It's the Year of the Truck At Detroit's Big Auto Show

WHEN Pontiac General Manager John Middlebrook rappelled from the 30-foot ceiling of Cobo Center during a preview of the division's new Grand Prix sedan, he kept alive an offbeat tradition.

Over the years, there have been some decidedly unorthodox entrances at the North American International Auto Show (NAIAS). Chrysler Corp. introduced its Jeep Grand Cherokee a few years back by driving it through a plate glass wall. A year later, the automaker's new Ram pickup literally dropped in from Cobo's ceiling.

The hi-jinks underscore the significance of this annual event. The only sanctioned "international" auto show in America, Detroit's NAIAS brings out the newest and hottest products, as well as prototypes that may yet find their way into your driveway. You'll find most of the world's top automotive executives, along with an estimated 5,000 international journalists. And, by the time the show wraps up Jan. 15, an estimated 800,000 showgoers will stream through Cobo's turnstiles.

By one estimate, they'll spend $250 million on tickets, parking, food and lodging. But more important for the folks who sponsor the Detroit auto show, they'll go home thinking about buying cars. Ultimately, that's what any auto show is about. Especially now.

The auto industry begins the new year on an uncertain note. Going into 1995, planners hoped to hit a record pace. But sales fell a million units short of the more bullish estimates, totaling an anemic 15.1 million (including heavy trucks). As 1996 begins, production plans have been slashed and, by most counts, volume should remain flat at best.

"Without further reductions in interest rates, the pace of spending will continue to slow this coming year," cautioned Richard Curtin, who conducts the widely reported survey of consumer attitudes for the University of Michigan.

With little control over the Federal Reserve, automakers hope shows like the one in Detroit will generate a little excitement.

If there's a theme for the 1996 auto show, it's "The Year of the Truck." Trucks now account for almost 45 percent of the American motor vehicle market, double a decade ago. Ford's F-150 pickup captured the eagerly sought honor of North American Truck of the Year in a vote by 50 top automotive journalists.

But the big surprise came in the passenger-car category, won by Chrysler's redesigned minivans. It's the first year minivans were included in the passenger-car category, reflecting the fact that minivans are really a replacement for the station wagons of the past.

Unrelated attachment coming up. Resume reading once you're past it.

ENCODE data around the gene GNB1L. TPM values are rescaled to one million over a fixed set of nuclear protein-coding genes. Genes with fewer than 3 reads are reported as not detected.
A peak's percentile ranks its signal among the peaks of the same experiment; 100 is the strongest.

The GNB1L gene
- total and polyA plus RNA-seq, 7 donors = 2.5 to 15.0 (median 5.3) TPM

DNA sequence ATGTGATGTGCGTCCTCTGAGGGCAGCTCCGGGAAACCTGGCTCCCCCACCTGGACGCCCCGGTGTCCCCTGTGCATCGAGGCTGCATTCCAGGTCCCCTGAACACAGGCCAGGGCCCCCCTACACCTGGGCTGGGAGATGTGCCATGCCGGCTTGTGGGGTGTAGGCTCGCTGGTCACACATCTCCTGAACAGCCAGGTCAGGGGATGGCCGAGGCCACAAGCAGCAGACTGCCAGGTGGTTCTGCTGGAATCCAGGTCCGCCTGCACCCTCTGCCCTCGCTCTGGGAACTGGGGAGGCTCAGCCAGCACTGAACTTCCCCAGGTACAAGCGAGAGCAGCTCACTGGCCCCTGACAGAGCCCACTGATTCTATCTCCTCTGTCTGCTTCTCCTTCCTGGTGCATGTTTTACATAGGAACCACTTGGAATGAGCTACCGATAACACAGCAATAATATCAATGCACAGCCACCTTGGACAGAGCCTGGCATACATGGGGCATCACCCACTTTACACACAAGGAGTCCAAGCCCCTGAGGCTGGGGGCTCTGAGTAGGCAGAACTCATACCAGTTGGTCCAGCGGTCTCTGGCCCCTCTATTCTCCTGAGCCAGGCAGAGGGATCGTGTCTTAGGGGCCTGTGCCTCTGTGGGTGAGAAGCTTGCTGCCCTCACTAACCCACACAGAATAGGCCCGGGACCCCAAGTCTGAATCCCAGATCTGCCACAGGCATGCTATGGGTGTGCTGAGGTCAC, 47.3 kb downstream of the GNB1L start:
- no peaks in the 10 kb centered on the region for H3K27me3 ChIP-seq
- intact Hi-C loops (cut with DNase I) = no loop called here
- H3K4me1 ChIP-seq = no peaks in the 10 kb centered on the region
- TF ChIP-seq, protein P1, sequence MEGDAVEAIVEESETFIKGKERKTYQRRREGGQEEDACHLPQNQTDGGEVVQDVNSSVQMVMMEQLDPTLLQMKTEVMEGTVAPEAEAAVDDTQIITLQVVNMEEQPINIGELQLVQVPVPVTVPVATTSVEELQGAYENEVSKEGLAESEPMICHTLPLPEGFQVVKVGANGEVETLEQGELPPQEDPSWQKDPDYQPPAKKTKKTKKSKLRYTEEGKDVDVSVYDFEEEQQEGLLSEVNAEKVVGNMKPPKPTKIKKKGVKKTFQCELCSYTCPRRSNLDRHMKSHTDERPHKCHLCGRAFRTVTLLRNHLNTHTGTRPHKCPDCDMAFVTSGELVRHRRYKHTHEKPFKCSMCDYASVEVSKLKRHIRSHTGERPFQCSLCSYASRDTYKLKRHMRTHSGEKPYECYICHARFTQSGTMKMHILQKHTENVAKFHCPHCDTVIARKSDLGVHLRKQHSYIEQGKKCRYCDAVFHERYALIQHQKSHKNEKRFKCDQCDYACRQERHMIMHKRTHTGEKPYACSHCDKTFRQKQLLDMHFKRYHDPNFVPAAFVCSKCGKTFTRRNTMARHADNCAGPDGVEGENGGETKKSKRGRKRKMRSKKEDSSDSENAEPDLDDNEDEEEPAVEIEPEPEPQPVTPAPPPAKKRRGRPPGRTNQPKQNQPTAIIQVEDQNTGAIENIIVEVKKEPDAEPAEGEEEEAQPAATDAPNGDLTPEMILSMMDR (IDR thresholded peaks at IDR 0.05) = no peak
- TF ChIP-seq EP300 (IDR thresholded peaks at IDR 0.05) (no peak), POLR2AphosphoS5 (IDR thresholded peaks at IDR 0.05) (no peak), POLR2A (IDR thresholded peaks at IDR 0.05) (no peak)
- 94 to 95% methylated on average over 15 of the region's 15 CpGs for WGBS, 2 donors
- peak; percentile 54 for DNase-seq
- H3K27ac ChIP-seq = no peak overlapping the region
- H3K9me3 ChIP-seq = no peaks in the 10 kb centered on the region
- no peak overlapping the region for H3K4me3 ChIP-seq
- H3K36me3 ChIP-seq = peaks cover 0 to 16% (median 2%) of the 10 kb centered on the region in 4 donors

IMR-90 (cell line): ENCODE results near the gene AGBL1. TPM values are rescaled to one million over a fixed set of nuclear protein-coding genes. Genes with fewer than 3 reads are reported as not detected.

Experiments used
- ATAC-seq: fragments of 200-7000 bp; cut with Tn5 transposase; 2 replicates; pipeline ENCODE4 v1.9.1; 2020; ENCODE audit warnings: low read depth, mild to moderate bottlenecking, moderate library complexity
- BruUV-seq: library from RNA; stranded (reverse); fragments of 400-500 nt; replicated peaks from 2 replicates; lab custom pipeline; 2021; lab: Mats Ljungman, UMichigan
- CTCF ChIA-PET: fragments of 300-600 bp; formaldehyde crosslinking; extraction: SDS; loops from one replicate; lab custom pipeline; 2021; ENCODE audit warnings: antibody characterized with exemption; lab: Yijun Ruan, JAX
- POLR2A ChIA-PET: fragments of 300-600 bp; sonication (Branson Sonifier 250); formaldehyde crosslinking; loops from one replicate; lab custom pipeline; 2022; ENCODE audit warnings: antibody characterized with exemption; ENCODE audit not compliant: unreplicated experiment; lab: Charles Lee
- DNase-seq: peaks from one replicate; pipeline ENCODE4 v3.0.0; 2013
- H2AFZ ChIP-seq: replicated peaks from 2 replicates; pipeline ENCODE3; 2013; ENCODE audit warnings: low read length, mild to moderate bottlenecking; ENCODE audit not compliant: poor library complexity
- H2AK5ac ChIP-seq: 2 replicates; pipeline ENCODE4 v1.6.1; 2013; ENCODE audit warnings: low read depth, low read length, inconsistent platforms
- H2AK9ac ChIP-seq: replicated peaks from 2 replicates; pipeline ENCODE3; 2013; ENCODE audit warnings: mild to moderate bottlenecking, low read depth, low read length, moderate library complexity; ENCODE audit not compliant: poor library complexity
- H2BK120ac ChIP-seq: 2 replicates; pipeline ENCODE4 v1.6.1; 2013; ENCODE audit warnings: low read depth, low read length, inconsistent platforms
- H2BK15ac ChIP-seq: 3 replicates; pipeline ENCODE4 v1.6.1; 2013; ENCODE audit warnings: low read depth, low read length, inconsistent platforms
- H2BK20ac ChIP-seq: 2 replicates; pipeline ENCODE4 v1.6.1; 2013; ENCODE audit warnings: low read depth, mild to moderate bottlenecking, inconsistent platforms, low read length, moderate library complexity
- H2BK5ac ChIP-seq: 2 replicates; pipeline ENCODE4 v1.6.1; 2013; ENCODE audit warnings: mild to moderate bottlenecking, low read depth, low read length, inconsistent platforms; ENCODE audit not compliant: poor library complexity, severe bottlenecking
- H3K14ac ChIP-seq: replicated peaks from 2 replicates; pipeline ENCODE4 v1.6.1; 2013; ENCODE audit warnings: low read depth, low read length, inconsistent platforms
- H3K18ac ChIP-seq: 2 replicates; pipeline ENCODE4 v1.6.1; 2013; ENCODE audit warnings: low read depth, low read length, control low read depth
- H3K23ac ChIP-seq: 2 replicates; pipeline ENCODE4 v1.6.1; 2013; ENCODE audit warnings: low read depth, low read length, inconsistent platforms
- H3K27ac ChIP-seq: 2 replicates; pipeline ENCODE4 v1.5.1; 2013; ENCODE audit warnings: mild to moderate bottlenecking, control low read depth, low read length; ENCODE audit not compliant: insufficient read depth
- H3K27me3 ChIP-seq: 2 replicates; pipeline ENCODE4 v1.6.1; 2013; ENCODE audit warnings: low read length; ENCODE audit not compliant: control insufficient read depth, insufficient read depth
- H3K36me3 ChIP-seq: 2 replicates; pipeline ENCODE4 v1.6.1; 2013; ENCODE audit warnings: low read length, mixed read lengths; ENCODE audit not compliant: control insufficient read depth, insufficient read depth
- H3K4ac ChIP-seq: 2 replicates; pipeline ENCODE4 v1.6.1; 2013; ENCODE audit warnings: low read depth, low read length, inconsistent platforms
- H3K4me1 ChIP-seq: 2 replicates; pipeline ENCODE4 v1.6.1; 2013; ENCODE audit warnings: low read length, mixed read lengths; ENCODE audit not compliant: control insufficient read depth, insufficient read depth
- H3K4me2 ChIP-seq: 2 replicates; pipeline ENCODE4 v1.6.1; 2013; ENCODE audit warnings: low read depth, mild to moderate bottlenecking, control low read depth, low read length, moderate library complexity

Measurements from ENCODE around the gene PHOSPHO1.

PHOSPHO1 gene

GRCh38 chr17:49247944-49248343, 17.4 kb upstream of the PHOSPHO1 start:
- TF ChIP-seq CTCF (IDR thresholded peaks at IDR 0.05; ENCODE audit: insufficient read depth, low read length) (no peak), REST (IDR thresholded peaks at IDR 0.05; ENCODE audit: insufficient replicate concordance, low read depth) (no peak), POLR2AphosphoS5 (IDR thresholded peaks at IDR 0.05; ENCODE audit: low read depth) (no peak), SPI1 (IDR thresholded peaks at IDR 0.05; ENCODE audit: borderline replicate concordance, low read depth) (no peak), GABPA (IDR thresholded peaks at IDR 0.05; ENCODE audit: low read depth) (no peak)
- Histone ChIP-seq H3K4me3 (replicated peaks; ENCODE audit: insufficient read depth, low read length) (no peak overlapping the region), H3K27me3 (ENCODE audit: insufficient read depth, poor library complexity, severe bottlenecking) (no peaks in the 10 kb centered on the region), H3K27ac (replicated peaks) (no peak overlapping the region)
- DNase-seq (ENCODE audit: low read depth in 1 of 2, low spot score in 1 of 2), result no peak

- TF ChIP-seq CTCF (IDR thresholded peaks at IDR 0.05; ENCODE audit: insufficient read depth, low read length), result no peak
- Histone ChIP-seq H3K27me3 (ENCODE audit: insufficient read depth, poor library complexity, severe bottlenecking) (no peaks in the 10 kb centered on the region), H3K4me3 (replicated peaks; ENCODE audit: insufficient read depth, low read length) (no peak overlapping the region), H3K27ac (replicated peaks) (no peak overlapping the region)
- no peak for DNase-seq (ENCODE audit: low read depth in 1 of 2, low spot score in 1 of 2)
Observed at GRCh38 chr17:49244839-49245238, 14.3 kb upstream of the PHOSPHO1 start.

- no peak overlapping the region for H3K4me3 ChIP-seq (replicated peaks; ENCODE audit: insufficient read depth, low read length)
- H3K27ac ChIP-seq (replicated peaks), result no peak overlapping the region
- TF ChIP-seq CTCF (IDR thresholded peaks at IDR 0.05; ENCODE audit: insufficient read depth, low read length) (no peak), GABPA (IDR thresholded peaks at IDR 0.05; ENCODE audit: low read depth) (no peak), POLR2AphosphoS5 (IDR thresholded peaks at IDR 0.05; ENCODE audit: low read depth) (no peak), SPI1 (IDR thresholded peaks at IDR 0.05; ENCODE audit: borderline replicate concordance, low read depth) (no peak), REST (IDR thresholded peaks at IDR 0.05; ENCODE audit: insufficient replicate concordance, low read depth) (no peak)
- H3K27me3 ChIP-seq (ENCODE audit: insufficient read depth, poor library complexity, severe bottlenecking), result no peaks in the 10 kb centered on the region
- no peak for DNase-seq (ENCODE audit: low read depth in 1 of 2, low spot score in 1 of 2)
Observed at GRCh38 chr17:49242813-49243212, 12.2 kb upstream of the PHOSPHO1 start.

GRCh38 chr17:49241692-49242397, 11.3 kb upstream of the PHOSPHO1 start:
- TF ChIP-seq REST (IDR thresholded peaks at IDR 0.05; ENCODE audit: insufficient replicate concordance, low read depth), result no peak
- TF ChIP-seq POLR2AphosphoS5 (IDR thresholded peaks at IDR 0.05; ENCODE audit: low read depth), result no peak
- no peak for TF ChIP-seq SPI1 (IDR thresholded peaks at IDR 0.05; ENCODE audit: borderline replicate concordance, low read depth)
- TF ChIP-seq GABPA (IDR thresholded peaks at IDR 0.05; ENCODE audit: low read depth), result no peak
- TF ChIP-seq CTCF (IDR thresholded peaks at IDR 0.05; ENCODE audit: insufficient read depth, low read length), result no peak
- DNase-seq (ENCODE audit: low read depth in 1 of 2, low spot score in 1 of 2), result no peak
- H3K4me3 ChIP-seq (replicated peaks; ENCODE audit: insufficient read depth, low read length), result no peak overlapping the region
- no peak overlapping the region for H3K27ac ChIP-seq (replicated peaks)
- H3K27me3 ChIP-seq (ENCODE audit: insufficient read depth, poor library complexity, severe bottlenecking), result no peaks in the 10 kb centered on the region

The F-150 makes its formal debut in Detroit, along with a variety of vehicles that blur the line between car and truck.

Though the Mercedes AAV won't go on sale until late 1997, company officials have a visually striking vehicle prototype on display. It blends features from a conventional Mercedes sedan with those of a sport-utility vehicle. The German automaker hopes AAV will transform its image and bring back buyers that have been abandoning luxury sedans for light trucks.

Of course, there are plenty of traditional trucks. Toyota Motor Company has a pair of off-roaders, including a redesigned 4Runner, and a premium sport-utility vehicle based on the same platform as Toyota's pricey Land Cruiser. Dubbed the LX450, it will be sold through Toyota's upscale Lexus division.

"This is a very international show," says David Power, of J.D. Power & Associates, one of the industry's consumer research gurus.

Among the most eagerly awaited previews? The car that James Bond made famous in his latest movie escapade is on display for the first time. Built at BMW's new plant in Spartanburg, South Carolina, the two-seat Z3 roadster goes on sale this spring.

While Bond has switched brands, you can now plunk your money down on his old standby. After an absence of several years, Aston Martin Lagonda returns to the US with the new DB7 Volante, making its American debut in Detroit.

Don't dismiss the Big Three, though. They have plenty of their own products to preview. General Motors Corp. is taking the wraps off a quartet of new mid-size sedans, including the reskinned Pontiac Grand Prix and Oldsmobile's all-new Intrigue sedan. Ford is debuting its 1997 Escort, the most popular subcompact in America, as well as its cousin, the Mercury Tracer.

Easily the most unusual production vehicle to debut in Detroit is the Plymouth Prowler, the world's first "factory-built hot rod."

For many buyers, though, an auto show is a place to get a glimpse of the future. Concept cars traditionally draw the biggest crowds, and this year is likely to be no exception. Chrysler Corp. has two of the most visually striking. The Intrepid ESX is a hybrid, combining both an electric motor and a diesel engine on the same platform. The LHX is a sweepingly aerodynamic luxury concept that Chrysler President Robert Lutz hints is "a hint of what's to come," probably in the form of the 1998 Chrysler LHS luxury sedan.

The Prowler originally debuted as a concept car. Another prototype is making a triumphant return: GM now plans to put its battery car, originally dubbed the Impact into production.

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